Hands-on learning has been popular in schools for quite a while. There seems to be an even bigger emphasis on it in new “engineering” programs that start as early as kindergarten.
Some might think it’s because it helps kids become engineers. Not necessarily, but it does help them become more creative thinkers and improves their math & science abilities. It certainly makes school more fun.
As a former elementary teacher, I know that kids must be actively engaged to learn something. This sort of “engineering” approach will keep more kids interested in what’s going on. I like that much of the approach encourages the development of real life skills like working in a group.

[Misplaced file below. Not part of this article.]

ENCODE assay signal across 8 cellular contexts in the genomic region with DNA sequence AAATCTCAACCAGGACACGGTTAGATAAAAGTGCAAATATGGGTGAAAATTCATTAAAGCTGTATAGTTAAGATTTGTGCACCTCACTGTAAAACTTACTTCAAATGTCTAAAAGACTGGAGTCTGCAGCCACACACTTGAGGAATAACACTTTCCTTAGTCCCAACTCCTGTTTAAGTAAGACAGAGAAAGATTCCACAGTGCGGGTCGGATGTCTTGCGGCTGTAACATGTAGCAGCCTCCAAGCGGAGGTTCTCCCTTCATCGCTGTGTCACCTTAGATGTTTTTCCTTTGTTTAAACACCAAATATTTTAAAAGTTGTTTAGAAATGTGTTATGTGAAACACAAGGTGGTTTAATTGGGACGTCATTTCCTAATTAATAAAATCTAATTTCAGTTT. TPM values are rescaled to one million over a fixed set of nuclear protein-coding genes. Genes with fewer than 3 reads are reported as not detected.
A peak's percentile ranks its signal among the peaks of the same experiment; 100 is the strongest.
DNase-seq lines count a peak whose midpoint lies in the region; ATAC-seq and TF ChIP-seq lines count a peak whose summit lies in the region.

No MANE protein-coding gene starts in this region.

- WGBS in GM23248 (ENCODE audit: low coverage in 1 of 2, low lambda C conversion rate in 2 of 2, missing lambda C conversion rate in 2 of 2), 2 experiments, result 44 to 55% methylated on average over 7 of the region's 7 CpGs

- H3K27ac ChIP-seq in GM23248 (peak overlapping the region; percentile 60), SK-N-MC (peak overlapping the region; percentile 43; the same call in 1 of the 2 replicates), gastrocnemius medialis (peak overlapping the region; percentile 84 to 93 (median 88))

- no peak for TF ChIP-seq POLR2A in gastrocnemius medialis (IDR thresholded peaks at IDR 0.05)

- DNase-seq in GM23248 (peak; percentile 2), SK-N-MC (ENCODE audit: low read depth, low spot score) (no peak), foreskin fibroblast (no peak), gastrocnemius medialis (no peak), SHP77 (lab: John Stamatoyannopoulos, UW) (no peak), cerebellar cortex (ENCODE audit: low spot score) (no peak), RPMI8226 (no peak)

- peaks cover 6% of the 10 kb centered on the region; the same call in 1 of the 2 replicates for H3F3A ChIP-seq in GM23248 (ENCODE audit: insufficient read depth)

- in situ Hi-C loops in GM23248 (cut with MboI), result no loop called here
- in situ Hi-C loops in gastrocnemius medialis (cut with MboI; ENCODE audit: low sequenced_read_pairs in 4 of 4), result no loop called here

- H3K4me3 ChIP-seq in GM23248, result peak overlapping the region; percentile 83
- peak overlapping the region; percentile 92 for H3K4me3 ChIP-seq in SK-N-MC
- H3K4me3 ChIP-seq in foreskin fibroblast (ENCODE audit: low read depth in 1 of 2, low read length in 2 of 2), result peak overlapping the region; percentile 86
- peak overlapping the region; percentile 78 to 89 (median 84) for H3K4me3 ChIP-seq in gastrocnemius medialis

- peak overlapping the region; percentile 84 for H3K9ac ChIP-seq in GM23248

If you are a parent you can try some of this at home with your kids. Making a bridge using spaghetti pasta (or how about popsicle sticks?) sounds like a great summer project! This could be a family project if you like.
The old saying, “Tell me and I forget; show me and I remember” is extended to “Let me try it and I will learn to find solutions.” We need doers, people who will think outside the box to find new solutions. While most school districts can’t afford to buy new curricula all the time, teachers can be encouraged to take this approach to teaching as much as possible.
Click title for link at the NewYorkTimes.